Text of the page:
by Claudia Chandra
Nature Climate Change published a research paper in January 2017 by Malgorzata Blicharska and her associates from countries including Brazil, Kenya, Sweden, South Africa and India. The paper discusses the global North-South divide in climate change research, policy and practice, which originates from the Southern countries’ smaller capacity to undertake research. Countries are categorized into either “Northern” (members of the Organization for Economic Cooperation and Development such as Europe, North America, East Asia and Australasia) or “Southern” (lower income economies such as Asia, Latin America and Africa.) The report highlights how the disparities that exist between Northern and Southern countries, in terms of science and knowledge, will become a greater hindrance to the development and practice of effective climate change reduction actions and policies. The researchers explore the extent of this particular North-South divide, study the underlying issues associated with it, and examine the potential consequences for climate change policy development and implementation.
The North-South discrepancy in climate change research is in need of significant development as this divide leaves developing countries and small island developing states (SIDS) most vulnerable to the effects of global warming. As these countries contribute the least towards climate change data and research, they are often unable to respond to its effects appropriately. The extent of the North-South divide is substantial, as exemplified by the World Bank’s data which states that expenditure on R&D in Southern countries was 0.38% of their GDP and 1.44% in Northern countries. Additionally, the number of scientific and technical journal articles published in 2011 by Northern countries was 10,442, a notable difference to the 1,323 published by Southern countries that same year.
The study also points out the underlying issues associated with the North-South divide; it is much easier for Northern countries to collect information and form knowledge on climate change as they have more resources and better chances of securing funding. Moreover, there is a prejudice regarding the ability of Southern research institutes to lead North-South partnerships in research, which additionally hinders Southern scientists’ ability to become lead authors in their work. Blicharska and her associates reference a previous study by Barrett et al. which suggests that further collaboration between Northern and Southern researchers is required so that Northern countries can better understand the social and environmental differences that a Southern country has if they wish to implement effective action plans to reduce climate change. This is because, at the moment, most studies on global assessments are more focused on climate issues affecting Northern countries with results that are not transferable to Southern countries.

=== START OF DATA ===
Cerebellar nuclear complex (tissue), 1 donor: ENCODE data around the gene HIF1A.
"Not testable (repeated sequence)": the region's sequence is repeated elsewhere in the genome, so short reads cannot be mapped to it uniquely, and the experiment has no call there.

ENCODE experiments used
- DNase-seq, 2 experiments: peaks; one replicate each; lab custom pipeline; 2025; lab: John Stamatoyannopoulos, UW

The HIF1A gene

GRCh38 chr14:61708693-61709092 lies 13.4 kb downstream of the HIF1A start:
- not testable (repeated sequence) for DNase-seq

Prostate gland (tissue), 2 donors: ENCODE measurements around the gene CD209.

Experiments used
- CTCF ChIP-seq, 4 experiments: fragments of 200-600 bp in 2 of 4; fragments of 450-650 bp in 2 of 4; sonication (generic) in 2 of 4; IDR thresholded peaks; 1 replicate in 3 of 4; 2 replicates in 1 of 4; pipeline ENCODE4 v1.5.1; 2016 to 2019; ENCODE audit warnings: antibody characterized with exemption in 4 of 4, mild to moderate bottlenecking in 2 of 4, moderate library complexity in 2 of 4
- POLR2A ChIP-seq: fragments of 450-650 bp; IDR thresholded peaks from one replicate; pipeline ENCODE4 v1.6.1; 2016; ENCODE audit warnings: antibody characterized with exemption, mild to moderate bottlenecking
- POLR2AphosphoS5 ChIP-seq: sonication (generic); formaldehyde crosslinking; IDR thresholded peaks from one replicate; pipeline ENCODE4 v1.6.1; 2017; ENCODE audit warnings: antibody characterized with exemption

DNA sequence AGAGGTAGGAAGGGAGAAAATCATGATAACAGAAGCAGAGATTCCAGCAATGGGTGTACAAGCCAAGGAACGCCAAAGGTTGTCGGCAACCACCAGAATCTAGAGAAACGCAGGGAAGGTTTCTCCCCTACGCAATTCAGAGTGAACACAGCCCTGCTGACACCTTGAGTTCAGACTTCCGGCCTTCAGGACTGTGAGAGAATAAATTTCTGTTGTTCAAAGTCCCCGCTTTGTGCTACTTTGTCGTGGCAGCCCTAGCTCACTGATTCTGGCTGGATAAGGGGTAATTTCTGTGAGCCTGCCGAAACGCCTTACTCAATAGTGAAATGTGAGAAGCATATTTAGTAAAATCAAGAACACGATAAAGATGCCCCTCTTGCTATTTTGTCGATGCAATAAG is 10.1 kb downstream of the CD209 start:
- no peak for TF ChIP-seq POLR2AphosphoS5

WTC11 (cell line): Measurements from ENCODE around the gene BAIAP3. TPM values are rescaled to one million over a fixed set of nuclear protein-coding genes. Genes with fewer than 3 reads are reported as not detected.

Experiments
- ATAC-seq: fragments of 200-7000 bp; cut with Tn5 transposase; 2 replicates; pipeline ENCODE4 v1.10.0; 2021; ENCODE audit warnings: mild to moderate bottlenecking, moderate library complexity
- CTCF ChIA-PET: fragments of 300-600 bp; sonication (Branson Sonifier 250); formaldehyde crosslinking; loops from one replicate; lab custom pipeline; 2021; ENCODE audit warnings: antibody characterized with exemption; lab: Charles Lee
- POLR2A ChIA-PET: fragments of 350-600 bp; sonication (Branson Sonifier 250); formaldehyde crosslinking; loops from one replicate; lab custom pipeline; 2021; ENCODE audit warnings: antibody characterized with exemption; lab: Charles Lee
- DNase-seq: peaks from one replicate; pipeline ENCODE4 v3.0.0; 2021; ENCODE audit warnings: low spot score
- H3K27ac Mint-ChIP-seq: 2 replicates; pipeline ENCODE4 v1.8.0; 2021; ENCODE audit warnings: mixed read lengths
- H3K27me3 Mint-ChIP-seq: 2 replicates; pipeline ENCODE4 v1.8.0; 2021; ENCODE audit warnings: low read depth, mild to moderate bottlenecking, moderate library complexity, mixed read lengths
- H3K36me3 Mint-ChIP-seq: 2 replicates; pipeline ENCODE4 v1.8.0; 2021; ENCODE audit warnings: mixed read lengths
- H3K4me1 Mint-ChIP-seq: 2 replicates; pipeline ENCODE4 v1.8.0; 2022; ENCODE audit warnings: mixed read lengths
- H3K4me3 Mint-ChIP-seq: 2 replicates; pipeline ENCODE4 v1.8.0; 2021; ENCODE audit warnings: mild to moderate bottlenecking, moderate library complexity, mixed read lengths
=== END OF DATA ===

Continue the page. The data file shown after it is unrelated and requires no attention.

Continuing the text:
In order to address the North-South divide and its effects, the researchers have provided practical solutions based on the United Nation’s Sustainable Development Goals (SDG). These solutions emphasize the need to strengthen the technological and scientific capacities of Southern countries, ensure policies conducive to fostering their development, and foster international cooperation in science and innovation. Some of the suggested solutions include the establishment of North-South research programs, funding projects where the lead researchers are from the country that the research focuses on, and increasing the representation of Southern researchers in the media. These actions are beginning to take place as evidenced by the many Northern programs that sponsor Southern researchers such as the Wellcome Trust, which launched in March 2016 and assists scientists from non-G7 countries who have previous experience in the UK or US but wish to pursue their work in their country of origin.
The scientists note, however, that some limitations exist for their suggested solutions. One is that empirical evidence of the underlying causes of the North-South divide is lacking, which therefore makes it hard to develop appropriate plans and policies to suitably address this divide. Another is that Southern countries have a bigger need for socioeconomic development before they are able to allocate more resources into research. Thus, as suggested by T. Edejer, “only the development of national capacity [of Southern countries] will eventually put the South on an equal footing with its northern partners.”
Blicharska, M., Smithers, R.J., Kuchler, M., Agrawal, G.K., Gutiérrez, J.M., Mshinda, H.M., … Mikusiński, Grzegorz., 2017. “Steps to Overcome the North-South Divide in Research relevant to Climate Change Policy and Practice.” Nature Climate Change.